From fast food to insurance, comedian Chris Redd has worked all sorts of shit jobs over the course of his life. Which is exactly why he considers his recent addition to the cast of Saturday Night Live quite a triumph.
“It’s been a little crazy, but it’s dope,” Redd says in a phone interview. “I just never thought it [doing comedy] would be this fucking cool. I never thought I would like it this much.”
Later this week, Aug. 16-18, Redd will perform five standup sets at The Comedy Attic in Bloomington, as he takes a short break from film and television. Ahead of the shows, we caught up with the 33-year-old funnyman to discuss his unusual road to comedy success.
NUVO: How did you originally get into doing comedy?
CHRIS REDD: I just failed at everything else. I saw a commercial for Second City one day, while high and sitting on my couch, to take classes for their anniversary year. I thought this being funny thing could maybe be something because I’ve always loved comedy. I just never thought of it as an actual job. So then, I went to take a class, and I did an open mic. It was on from there. I was obsessed with it.
NUVO: You say you “failed at everything else.” Tell me about “everything else” that came before comedy.
REDD: I was trying to rap for a very long time. That was the only thing I really ever saw myself doing. I worked countless hours at it. I worked over a stutter doing rap. I built confidence doing it. It was my everything for real.
I’ve had 50 jobs, so I’ve literally worked in everything from insurance to Olive Garden to Blockbuster to overnights at Target. Just everything. McDonald’s a bunch of times. A bank job. Sales in every single way you can think of. I’ve just done everything man. I say failed to be funny, but all of those setbacks were just preparing me. I learned how to take a lot of lumps, which is very useful in this industry.
NUVO: From watching your standup, I’ve noticed you talk a lot about gang-related experiences. Is that something you were around a lot growing up?
REDD: Oh yeah man. I wanted to be a gangster my entire life, so I tried to run the streets, even when we moved to the suburbs. Commuting is not a gangster concept, but I didn’t see it as that at the time. So I have a lot of really awkward stories from my childhood because I was really out in those streets. I was really getting fooled and punked and beaten up.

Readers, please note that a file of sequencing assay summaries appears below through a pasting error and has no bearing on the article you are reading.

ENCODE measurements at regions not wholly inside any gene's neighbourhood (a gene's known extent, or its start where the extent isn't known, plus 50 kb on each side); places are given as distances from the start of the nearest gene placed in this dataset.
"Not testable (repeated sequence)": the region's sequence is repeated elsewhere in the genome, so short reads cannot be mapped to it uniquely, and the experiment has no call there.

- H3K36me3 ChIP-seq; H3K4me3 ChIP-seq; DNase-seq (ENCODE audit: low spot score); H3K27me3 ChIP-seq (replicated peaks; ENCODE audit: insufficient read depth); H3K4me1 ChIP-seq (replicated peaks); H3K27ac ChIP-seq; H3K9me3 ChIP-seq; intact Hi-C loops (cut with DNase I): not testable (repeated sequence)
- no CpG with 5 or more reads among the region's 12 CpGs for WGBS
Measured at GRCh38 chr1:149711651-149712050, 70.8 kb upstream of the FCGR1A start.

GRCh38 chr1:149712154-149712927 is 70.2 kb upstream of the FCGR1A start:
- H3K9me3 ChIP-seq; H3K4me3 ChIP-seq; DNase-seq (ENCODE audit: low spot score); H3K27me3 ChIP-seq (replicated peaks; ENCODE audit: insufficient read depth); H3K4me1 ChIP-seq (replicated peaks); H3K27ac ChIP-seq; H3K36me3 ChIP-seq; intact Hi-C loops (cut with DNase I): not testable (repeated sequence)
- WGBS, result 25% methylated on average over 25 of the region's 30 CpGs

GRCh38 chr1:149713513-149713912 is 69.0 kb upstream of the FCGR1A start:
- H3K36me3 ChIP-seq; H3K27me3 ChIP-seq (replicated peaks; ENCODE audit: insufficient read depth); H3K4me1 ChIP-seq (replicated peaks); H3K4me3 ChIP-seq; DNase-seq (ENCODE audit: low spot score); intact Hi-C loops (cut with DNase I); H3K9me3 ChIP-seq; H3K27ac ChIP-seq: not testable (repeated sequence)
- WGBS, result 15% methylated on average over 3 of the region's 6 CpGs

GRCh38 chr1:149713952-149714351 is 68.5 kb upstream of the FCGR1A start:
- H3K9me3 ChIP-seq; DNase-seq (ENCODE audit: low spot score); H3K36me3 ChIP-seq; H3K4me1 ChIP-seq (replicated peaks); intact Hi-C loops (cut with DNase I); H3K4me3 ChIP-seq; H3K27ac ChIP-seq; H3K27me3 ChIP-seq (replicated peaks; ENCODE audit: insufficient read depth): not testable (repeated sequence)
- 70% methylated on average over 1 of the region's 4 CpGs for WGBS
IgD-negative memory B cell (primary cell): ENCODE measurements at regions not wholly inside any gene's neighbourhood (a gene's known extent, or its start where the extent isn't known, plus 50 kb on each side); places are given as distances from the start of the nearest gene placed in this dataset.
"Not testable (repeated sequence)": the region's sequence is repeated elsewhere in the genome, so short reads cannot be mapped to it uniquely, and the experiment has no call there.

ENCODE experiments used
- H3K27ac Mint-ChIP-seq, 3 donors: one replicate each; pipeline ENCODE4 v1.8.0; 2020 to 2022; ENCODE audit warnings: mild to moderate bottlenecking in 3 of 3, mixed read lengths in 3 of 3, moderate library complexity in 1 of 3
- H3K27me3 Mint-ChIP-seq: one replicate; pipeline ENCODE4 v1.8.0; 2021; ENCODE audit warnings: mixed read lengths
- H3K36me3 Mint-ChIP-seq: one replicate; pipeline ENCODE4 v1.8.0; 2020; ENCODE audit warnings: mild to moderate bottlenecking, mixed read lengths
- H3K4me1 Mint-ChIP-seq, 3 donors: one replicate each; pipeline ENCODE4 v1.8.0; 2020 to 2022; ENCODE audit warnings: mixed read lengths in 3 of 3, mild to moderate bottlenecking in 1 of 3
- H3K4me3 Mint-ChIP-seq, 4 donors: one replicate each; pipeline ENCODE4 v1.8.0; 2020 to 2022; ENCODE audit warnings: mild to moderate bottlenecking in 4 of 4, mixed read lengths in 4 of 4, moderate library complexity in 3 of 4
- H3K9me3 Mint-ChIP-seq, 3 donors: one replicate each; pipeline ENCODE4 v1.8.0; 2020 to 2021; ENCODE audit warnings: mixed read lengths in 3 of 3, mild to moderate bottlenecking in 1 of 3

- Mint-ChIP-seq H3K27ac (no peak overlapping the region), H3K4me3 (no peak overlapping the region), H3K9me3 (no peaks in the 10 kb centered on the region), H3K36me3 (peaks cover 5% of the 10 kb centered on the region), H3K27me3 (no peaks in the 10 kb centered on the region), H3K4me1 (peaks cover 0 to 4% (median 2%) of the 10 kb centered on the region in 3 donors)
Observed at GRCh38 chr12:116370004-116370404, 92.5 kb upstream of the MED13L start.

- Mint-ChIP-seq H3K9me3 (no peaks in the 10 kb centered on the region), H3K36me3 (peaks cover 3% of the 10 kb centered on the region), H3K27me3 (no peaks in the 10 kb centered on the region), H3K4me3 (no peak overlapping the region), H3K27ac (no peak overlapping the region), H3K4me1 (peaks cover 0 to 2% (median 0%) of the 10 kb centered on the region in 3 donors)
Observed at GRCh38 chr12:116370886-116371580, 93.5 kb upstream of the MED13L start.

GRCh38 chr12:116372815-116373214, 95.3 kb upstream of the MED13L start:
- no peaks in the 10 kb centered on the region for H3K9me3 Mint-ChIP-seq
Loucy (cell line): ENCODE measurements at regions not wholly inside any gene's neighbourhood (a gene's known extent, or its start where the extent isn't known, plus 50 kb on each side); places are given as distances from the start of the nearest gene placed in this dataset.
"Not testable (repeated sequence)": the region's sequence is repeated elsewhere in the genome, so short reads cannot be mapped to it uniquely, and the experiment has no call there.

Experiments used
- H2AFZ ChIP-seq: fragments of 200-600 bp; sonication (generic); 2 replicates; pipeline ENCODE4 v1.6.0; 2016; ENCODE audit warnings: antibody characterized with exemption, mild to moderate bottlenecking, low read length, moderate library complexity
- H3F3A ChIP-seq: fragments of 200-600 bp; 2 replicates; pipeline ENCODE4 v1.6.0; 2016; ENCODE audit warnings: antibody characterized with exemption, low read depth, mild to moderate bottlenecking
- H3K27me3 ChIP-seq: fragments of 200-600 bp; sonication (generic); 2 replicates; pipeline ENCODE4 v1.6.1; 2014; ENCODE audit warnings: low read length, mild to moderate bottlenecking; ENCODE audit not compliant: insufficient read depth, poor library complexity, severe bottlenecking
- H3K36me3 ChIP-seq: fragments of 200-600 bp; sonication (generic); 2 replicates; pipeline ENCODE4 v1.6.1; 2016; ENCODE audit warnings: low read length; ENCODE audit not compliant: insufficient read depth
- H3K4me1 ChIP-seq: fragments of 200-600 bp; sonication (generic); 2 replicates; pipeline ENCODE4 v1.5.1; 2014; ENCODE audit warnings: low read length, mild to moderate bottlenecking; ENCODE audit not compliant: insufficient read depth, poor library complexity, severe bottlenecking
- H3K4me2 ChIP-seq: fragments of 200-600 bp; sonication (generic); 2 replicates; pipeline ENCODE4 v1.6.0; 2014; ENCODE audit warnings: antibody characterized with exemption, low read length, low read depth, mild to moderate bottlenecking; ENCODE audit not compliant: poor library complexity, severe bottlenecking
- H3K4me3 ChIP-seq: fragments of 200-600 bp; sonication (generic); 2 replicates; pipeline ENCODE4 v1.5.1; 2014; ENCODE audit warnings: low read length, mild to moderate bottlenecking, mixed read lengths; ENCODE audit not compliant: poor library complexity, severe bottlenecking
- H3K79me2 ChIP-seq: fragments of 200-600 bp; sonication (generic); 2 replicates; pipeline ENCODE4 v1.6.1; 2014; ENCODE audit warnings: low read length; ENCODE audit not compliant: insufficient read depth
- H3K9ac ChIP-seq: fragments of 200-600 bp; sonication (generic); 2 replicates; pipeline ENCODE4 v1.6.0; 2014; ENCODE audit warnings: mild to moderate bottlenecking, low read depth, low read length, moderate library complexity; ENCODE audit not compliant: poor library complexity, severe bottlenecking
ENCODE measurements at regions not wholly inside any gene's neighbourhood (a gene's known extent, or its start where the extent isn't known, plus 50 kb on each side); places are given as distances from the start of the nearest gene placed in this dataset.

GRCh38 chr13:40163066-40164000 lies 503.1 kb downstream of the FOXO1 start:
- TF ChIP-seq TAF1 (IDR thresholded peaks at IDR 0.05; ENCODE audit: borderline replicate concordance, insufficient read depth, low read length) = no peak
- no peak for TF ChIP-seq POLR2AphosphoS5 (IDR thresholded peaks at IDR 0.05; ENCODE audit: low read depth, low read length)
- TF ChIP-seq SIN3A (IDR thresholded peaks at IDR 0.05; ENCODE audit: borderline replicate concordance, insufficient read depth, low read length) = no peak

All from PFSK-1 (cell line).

I learned how to actually hang and run with gangs. I was really doing it. It didn’t work out, and I wasn’t the best gangster. I will be real about that. But what it ended up doing was giving me a ton of stories that I would later use for my comedy, and now I have an endless supply of dumb-ass decisions I’ve made. It’s interesting seeing people laugh so hard at things that hurt so much at the time, but it’s beautiful in that way.
NUVO: How was Second City important to your coming up as a comedian?
REDD: I took all the classes. It was my version of the college I’ve always wanted to go to. Second City and iO [Theater] taught me the importance of improv and how much I loved it. I really found who I was in comedy because it was all about embracing flaws and embracing who you are. It taught me a lot of great tools that I use to be the comedian that I am.
NUVO: In what ways has being on Saturday Night Live challenged you as a comedian?
REDD: It’s challenged me in every single way because you have to think outside of just what’s funny to you. You have to think about how this joke will affect somebody. It challenges your level of writing. You have to write smarter and better and quicker, and you have to write for other people. So it stretches that muscle of really learning someone’s voice and really playing to somebody’s strengths through the text of it.
[It also teaches you about] working with people in a high-pressure situation and being able to keep cool. SNL is high-pressure, so you definitely want somebody that you can stand around you. You really find out who you are when the chips are down—when you go through a whole week, and nothing’s working. Everything leads up to jobs like this.
NUVO: You have upcoming standup performances at The Comedy Attic in Bloomington. Have you ever performed there before?
REDD: No man! I haven’t been to Bloomington at all, but I’m really looking forward to it. I hear nothing but great things about The Comedy Attic from comics, and it’s a rare thing for comics not to complain about something because that’s what we do. People have nothing but dope things to say, so I’m really excited.